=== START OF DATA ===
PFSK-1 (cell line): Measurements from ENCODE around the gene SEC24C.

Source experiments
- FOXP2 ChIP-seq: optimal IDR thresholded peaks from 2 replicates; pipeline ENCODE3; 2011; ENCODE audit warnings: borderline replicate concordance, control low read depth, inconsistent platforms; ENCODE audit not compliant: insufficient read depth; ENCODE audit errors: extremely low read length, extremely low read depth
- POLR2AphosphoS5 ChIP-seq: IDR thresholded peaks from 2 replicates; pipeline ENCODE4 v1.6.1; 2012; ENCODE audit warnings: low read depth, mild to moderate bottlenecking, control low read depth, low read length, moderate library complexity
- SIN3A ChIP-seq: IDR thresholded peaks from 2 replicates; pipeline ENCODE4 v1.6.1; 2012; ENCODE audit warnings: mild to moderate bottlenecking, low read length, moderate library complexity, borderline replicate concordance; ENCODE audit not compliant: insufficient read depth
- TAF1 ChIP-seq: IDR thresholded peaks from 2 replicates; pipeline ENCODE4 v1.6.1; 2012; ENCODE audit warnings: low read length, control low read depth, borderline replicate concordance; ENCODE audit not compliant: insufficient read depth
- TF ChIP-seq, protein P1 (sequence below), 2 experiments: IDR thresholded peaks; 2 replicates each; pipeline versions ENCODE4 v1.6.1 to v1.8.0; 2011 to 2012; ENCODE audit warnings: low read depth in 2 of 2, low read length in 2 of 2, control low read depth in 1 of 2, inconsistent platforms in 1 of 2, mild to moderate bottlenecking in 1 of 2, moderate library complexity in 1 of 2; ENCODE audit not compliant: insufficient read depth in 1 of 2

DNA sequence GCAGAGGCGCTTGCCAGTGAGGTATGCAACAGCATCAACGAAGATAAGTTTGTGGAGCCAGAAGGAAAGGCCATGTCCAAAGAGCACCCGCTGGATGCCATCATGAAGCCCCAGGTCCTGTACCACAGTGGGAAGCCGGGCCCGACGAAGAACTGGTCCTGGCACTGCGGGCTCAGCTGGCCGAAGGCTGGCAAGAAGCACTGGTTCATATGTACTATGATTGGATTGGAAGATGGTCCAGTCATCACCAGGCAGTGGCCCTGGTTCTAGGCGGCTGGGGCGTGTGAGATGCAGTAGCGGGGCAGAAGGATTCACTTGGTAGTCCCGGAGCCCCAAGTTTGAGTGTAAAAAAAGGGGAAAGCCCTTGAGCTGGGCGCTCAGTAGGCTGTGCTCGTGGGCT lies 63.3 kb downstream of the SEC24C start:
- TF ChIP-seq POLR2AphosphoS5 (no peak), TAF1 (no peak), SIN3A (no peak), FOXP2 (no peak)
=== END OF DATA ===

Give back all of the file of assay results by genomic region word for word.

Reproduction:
PFSK-1 (cell line): Measurements from ENCODE around the gene SEC24C.

Source experiments
- FOXP2 ChIP-seq: optimal IDR thresholded peaks from 2 replicates; pipeline ENCODE3; 2011; ENCODE audit warnings: borderline replicate concordance, control low read depth, inconsistent platforms; ENCODE audit not compliant: insufficient read depth; ENCODE audit errors: extremely low read length, extremely low read depth
- POLR2AphosphoS5 ChIP-seq: IDR thresholded peaks from 2 replicates; pipeline ENCODE4 v1.6.1; 2012; ENCODE audit warnings: low read depth, mild to moderate bottlenecking, control low read depth, low read length, moderate library complexity
- SIN3A ChIP-seq: IDR thresholded peaks from 2 replicates; pipeline ENCODE4 v1.6.1; 2012; ENCODE audit warnings: mild to moderate bottlenecking, low read length, moderate library complexity, borderline replicate concordance; ENCODE audit not compliant: insufficient read depth
- TAF1 ChIP-seq: IDR thresholded peaks from 2 replicates; pipeline ENCODE4 v1.6.1; 2012; ENCODE audit warnings: low read length, control low read depth, borderline replicate concordance; ENCODE audit not compliant: insufficient read depth
- TF ChIP-seq, protein P1 (sequence below), 2 experiments: IDR thresholded peaks; 2 replicates each; pipeline versions ENCODE4 v1.6.1 to v1.8.0; 2011 to 2012; ENCODE audit warnings: low read depth in 2 of 2, low read length in 2 of 2, control low read depth in 1 of 2, inconsistent platforms in 1 of 2, mild to moderate bottlenecking in 1 of 2, moderate library complexity in 1 of 2; ENCODE audit not compliant: insufficient read depth in 1 of 2

DNA sequence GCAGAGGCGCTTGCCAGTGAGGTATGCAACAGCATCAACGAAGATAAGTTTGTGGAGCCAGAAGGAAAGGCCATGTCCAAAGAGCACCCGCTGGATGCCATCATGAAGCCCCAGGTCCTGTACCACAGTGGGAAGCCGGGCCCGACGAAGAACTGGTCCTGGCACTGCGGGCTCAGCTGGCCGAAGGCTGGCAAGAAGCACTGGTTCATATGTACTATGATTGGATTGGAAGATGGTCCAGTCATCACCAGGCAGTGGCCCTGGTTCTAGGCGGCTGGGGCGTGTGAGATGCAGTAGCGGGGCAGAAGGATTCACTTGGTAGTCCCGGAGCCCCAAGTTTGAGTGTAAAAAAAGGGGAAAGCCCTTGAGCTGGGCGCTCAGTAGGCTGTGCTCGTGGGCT lies 63.3 kb downstream of the SEC24C start:
- TF ChIP-seq POLR2AphosphoS5 (no peak), TAF1 (no peak), SIN3A (no peak), FOXP2 (no peak)